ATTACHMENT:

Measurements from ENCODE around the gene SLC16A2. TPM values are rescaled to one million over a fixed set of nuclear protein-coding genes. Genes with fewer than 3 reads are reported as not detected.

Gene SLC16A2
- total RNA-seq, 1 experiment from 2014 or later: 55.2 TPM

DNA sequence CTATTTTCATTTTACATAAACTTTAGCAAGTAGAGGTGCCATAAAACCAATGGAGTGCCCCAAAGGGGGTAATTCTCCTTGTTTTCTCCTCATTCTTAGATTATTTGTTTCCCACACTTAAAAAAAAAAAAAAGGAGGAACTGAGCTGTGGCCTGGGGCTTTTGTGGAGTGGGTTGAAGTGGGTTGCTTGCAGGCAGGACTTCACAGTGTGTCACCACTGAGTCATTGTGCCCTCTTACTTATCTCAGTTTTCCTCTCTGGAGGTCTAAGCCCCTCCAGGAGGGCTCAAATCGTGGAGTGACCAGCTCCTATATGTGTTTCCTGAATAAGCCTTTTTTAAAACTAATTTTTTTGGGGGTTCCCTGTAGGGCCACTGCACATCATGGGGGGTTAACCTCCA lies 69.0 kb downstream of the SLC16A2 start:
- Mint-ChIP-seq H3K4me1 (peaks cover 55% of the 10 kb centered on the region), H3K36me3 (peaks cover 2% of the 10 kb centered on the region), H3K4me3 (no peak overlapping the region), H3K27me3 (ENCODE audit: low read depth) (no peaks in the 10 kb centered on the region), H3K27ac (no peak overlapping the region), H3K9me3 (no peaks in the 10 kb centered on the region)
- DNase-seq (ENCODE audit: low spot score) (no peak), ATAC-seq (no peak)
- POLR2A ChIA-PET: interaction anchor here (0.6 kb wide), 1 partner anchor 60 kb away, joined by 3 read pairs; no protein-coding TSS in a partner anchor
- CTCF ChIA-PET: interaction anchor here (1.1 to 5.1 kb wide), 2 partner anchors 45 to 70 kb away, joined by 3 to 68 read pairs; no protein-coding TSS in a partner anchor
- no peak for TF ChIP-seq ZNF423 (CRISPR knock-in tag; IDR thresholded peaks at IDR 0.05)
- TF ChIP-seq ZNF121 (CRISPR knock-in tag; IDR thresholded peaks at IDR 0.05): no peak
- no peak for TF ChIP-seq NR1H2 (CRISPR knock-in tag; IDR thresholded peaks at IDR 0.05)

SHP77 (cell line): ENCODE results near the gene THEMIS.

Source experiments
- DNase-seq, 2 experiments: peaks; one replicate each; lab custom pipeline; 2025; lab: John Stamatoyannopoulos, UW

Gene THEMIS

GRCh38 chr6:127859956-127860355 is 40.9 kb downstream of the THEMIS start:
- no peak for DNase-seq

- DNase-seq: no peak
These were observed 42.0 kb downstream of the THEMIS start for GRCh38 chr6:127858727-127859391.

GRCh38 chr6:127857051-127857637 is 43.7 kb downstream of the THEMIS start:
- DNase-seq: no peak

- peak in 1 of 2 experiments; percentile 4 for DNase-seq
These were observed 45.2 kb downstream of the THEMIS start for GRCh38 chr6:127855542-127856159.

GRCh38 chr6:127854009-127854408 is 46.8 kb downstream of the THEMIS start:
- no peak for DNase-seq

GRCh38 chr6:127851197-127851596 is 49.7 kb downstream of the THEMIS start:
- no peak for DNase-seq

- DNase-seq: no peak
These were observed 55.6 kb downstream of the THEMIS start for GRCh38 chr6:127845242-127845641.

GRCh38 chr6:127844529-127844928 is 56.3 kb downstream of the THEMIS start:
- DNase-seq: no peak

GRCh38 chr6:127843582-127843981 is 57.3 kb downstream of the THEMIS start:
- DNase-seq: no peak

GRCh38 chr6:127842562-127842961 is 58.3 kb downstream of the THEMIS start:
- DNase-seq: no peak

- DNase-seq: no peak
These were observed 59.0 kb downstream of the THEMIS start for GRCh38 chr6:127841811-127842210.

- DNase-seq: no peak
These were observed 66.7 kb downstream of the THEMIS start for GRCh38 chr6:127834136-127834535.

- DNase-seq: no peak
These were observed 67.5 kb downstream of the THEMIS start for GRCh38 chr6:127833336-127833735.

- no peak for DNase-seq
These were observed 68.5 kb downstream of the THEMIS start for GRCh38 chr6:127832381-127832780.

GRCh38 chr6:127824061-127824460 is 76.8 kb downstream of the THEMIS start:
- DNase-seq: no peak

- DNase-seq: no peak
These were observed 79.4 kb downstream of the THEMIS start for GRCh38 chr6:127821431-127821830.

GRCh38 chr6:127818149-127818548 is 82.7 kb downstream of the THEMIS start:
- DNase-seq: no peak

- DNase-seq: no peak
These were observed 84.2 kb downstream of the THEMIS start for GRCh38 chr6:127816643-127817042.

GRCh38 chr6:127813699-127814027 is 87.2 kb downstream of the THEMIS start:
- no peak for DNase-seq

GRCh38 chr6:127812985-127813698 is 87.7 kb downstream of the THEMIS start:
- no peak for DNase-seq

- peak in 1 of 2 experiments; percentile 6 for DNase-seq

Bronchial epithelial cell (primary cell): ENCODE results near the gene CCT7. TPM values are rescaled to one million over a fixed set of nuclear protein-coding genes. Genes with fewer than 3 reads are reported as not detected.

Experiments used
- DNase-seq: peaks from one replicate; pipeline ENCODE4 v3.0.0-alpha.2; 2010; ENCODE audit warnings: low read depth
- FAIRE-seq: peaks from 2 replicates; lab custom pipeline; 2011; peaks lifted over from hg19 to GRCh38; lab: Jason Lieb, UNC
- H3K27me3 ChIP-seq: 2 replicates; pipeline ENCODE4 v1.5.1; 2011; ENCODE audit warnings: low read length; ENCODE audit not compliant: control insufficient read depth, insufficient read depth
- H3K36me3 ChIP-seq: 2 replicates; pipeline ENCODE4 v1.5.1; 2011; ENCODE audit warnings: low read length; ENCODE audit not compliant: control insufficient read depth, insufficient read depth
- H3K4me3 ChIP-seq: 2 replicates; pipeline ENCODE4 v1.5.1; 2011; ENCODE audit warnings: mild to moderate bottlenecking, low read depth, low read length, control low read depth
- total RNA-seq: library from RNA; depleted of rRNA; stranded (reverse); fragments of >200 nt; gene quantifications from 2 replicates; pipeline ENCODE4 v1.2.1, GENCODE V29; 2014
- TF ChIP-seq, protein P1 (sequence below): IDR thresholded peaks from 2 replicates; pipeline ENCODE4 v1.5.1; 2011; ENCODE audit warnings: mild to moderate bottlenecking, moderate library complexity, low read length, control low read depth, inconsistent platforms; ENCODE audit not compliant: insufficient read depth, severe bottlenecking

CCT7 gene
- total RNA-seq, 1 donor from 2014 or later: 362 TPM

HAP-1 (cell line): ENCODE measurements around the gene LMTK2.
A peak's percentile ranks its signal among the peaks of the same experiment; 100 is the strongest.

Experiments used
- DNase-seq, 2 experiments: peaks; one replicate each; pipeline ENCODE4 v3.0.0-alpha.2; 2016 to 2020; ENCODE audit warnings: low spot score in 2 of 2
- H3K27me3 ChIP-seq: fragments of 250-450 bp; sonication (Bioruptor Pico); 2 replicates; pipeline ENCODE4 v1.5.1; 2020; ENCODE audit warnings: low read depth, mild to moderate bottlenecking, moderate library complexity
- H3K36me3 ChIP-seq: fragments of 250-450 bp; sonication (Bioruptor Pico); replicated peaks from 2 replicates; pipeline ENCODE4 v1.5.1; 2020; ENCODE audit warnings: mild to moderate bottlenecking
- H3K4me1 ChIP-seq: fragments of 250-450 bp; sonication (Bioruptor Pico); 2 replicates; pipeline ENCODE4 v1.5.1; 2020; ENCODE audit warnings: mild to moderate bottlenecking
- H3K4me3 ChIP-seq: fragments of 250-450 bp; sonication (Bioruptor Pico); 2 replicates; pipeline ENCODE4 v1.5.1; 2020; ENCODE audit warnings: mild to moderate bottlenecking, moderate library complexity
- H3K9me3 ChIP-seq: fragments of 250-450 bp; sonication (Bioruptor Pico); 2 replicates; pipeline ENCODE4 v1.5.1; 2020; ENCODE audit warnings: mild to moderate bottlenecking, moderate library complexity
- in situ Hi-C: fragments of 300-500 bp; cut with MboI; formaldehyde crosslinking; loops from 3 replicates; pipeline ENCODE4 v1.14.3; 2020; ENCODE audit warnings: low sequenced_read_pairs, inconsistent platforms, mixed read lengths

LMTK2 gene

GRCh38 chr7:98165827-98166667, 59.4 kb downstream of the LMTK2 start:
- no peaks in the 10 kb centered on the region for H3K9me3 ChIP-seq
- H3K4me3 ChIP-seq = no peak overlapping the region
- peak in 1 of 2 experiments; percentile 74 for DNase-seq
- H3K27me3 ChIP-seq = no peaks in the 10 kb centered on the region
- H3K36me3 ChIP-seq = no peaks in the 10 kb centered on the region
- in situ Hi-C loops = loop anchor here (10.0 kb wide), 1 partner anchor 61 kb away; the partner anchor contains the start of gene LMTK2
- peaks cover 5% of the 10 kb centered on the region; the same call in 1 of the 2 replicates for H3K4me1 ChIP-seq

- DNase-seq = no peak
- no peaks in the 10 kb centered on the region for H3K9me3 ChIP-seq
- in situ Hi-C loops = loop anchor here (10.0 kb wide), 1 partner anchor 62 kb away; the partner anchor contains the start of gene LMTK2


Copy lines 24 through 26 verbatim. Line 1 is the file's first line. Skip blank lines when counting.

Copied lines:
GRCh38 chr6:127854009-127854408 is 46.8 kb downstream of the THEMIS start:
- no peak for DNase-seq

GRCh38 chr6:127851197-127851596 is 49.7 kb downstream of the THEMIS start: